We are nearing the halfway mark in our review of SEC conflict minerals filings and some trends have emerged. One we are following is how filers defined and described “due diligence”. Our interest in this particular subject stems from the point that the CMR descriptions of the due diligence framework and activities undertaken form the basis of the independent private sector audit (IPSA) scheduled to be filed with the CY2015 filing.
Of course the recent (and possibly upcoming) court decisions, along with SEC’s public statement on April 29, 2014, put the IPSA requirement in limbo. At the same time, we anticipate the matter will be resolved by the expiration of original IPSA deferral period.
So in that light, we continue to recommend that issuers carefully assess how the wording of their CMRs impacts the effort and cost of an IPSA when required.
We have stated our views many times on the position that Steps 1 and 2 of the OECD Due Diligence Guidance are essentially the RCOI and therefore precede what SEC considers “due diligence”. SEC themselves made this clear in Question 18 of their Frequently Asked Questions. But in instances where issuers provide a detailed description of all five OECD steps as due diligence, auditors will include supplier screening and engagement (and possibly product screening) activities in the audit scope.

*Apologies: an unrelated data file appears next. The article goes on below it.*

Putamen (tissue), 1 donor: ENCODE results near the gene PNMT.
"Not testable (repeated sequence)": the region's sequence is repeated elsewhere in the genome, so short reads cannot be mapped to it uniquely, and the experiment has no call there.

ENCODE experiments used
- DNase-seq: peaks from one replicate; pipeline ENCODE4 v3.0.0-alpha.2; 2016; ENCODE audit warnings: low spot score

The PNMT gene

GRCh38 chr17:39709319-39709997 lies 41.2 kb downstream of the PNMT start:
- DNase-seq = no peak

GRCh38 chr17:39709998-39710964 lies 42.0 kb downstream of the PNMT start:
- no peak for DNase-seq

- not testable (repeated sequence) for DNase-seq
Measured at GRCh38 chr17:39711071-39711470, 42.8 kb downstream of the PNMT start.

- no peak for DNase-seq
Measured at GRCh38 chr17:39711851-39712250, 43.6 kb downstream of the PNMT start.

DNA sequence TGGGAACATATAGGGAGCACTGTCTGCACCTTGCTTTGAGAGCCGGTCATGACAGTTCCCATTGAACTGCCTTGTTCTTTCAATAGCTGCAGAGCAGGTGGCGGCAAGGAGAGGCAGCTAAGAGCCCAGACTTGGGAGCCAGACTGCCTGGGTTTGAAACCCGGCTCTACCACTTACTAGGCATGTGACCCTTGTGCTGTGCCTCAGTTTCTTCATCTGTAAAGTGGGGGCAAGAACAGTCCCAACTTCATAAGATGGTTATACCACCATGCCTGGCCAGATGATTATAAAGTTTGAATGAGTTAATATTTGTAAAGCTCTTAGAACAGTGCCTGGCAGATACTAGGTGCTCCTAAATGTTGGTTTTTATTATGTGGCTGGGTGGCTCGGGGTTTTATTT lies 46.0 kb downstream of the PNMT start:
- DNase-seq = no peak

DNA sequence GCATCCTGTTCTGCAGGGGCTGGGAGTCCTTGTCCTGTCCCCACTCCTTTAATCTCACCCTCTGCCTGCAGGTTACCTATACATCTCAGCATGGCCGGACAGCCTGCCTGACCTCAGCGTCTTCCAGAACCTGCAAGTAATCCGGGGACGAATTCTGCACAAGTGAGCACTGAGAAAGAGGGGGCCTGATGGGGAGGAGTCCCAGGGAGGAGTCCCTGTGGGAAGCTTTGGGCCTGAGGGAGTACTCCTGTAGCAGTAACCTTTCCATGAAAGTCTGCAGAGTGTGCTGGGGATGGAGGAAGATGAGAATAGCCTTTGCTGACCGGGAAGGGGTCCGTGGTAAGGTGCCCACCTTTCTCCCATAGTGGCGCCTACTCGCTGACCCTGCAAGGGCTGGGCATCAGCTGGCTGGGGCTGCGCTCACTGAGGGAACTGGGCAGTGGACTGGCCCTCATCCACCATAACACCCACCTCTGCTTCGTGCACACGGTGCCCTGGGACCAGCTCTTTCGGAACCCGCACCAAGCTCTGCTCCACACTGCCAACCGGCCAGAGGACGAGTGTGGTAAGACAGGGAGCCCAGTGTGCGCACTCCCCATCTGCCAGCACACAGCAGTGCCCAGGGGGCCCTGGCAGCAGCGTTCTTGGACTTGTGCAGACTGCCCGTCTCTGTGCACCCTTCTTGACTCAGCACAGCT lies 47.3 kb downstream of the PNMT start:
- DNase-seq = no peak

Based on what we have seen so far in the 2013 filings, around one-half of those companies reviewed (or about 25% of the total number of filings) included RCOI steps within the definition of due diligence.
While this may not be surprising or have IPSA implications for this first year, it almost certainly will once IPSAs are more broadly required.
We are not the only ones who have found the lack of RCOI/DD separation and recommend that issuers pay more attention to the implications of the IPSA when writing CMRs. Deloitte recently published an article that confirms our views. Interestingly, they also found 25% of all 1300+ filers included RCOI within due diligence, so our preliminary finding apparently hold true.
We are still hearing about six-figure IPSA cost estimates which may indeed be accurate given what we see in the 2013 CMRs.
So if you want to pay an IPSA fee equivalent to an Italian exotic automobile, we would be happy to oblige. However, if you prefer to buy your auditor a sensible used vehicle with miles on the odometer, give us a call. We can advise you on CMR structure and content that helps manage the IPSA fee, or when the time comes, we can conduct the IPSA at an appropriate cost.